Hands grasp, release, cling, clench, communicate. Hands welcome, embrace, inform, and in our case, educe. They lead out that which lies within. In this classwe will study the craft of the hand, increasing our tactual skills as Alexander teachers. We understand well the paramount importance of personal use while teaching and the direct impact use has on our quality of touch. It’s easy to become mystified when trying to understand what experienced Alexander teachers actually do with their hands that make them so effective. Often, teachers with ‘gifted’ hands don’t know what makes their hands so effective. After all, none of us ever get to experience what our hands are really like. From early on in my life as an Alexander teacher people perceived me as a person with ‘gifted hands.’ At some point I decided to take them at their word, and began inquiring as to what made my hands work. I found that, as important as good use is, there’s even more to soft, powerful, effective touch than simply good use. There are ways to demystify touch, to find words for the wordless, to be tactually literate. As there are primary colors, so there are primary touches: push, pull, slide, spin, and roll. In other words, physics. Out of these five primary touches an infinite variety of touches become possible.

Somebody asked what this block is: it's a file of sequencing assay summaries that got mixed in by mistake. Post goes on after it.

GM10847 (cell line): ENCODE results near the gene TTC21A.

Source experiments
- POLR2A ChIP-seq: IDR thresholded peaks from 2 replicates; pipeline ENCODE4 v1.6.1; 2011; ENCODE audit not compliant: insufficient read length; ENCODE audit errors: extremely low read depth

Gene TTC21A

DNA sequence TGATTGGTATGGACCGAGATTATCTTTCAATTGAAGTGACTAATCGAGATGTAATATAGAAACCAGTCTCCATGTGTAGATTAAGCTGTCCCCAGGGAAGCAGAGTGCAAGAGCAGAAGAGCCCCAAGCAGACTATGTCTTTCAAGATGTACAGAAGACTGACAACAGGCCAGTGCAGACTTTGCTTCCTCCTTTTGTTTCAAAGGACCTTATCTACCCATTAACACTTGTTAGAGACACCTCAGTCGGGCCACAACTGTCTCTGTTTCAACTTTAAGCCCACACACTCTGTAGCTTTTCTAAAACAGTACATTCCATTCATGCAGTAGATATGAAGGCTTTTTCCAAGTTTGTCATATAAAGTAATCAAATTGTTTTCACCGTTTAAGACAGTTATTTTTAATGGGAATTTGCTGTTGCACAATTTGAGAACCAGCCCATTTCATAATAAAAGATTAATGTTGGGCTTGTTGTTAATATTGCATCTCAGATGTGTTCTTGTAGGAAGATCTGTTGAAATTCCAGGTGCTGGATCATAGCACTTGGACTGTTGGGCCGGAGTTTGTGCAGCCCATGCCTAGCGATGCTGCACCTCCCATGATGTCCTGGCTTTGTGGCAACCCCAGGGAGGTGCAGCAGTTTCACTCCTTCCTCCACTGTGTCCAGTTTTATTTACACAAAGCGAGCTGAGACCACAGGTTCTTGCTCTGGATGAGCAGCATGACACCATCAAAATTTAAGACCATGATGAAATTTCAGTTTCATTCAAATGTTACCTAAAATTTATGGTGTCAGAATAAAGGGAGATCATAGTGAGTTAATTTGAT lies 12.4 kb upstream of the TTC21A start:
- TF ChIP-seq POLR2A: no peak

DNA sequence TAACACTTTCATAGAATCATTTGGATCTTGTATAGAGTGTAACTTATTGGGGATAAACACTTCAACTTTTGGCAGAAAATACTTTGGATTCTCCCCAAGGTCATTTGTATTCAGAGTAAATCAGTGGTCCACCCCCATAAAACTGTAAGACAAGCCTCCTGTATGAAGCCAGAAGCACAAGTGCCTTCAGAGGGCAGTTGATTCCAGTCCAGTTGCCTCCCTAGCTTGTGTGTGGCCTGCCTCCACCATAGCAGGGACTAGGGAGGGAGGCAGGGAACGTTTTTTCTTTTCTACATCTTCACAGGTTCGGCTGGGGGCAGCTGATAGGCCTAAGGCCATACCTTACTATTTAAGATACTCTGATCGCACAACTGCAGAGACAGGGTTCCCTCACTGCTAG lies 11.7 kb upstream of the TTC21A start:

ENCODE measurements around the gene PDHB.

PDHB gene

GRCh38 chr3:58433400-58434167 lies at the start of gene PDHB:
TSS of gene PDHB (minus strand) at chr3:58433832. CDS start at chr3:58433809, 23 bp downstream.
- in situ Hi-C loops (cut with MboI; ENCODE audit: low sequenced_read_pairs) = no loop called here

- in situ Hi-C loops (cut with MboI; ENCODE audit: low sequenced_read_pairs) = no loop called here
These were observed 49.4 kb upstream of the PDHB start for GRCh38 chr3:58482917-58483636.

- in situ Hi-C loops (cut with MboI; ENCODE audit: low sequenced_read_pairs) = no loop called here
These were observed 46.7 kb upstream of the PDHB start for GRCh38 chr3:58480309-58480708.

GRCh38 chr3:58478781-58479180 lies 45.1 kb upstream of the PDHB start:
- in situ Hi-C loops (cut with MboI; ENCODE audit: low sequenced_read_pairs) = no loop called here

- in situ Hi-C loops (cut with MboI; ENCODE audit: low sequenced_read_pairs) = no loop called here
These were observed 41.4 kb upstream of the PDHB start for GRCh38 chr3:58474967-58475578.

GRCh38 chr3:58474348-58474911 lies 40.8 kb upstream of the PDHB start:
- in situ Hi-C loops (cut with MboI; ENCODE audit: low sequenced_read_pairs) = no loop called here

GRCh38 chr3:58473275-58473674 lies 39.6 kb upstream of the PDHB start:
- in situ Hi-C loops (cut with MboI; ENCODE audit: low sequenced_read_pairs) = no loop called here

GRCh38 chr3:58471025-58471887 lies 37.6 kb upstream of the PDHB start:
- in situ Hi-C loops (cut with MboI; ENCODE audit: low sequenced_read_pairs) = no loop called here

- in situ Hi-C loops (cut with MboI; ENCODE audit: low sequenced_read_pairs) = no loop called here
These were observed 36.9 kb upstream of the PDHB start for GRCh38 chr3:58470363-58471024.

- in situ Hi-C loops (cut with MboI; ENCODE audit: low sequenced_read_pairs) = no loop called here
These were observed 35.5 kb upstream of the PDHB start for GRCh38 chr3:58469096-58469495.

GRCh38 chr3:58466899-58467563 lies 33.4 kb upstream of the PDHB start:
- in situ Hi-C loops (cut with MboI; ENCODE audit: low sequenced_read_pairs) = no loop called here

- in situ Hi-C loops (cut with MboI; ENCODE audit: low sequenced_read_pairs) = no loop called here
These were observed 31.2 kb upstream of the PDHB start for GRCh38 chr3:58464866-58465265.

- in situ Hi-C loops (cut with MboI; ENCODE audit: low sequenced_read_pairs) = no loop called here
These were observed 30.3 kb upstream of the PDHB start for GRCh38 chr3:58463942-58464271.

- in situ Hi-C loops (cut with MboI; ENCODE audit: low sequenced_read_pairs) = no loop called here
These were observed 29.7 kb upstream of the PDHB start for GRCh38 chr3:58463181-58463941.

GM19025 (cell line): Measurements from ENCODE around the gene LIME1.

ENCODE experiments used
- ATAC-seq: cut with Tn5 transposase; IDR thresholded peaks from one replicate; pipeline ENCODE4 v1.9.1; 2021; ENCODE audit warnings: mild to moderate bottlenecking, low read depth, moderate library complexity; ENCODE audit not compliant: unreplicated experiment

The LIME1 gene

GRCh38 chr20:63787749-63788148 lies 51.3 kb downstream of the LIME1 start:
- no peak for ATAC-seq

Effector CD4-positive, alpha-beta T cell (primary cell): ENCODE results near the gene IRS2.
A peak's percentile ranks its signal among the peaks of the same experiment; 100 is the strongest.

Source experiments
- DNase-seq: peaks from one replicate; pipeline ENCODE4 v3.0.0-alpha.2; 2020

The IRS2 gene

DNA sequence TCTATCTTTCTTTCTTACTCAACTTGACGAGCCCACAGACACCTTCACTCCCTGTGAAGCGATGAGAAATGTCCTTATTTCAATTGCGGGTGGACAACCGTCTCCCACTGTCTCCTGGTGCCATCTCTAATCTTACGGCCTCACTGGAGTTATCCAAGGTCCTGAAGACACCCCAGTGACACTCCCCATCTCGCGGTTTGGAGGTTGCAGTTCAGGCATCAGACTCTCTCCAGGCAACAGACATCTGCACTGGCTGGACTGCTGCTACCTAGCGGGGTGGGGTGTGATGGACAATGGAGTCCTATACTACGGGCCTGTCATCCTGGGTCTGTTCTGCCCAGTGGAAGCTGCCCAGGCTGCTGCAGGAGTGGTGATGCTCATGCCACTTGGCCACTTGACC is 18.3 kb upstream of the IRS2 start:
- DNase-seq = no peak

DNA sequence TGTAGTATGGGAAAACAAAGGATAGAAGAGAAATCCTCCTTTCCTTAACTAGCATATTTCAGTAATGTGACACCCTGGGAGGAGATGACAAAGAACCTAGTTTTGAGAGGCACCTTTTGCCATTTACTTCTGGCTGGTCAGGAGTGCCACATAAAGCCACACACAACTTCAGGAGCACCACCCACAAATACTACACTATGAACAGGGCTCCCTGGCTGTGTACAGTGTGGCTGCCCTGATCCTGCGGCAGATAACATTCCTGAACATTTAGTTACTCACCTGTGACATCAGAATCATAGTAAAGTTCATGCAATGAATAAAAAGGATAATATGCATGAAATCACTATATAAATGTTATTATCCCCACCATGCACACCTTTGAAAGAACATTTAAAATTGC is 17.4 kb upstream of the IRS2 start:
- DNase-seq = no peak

2. Disarming the Arms
When it’s over, I want to say: all my life I was a bride married to amazement.
I was the bridegroom, taking the world into my arms.
– Mary Oliver
How do we open our arms? How do we help our students open their arms?
The upper appendicular skeletal structure is like a concentric circle encircling the ribs, which encircle the spine, which encircles the spinal cord, ever widening rings.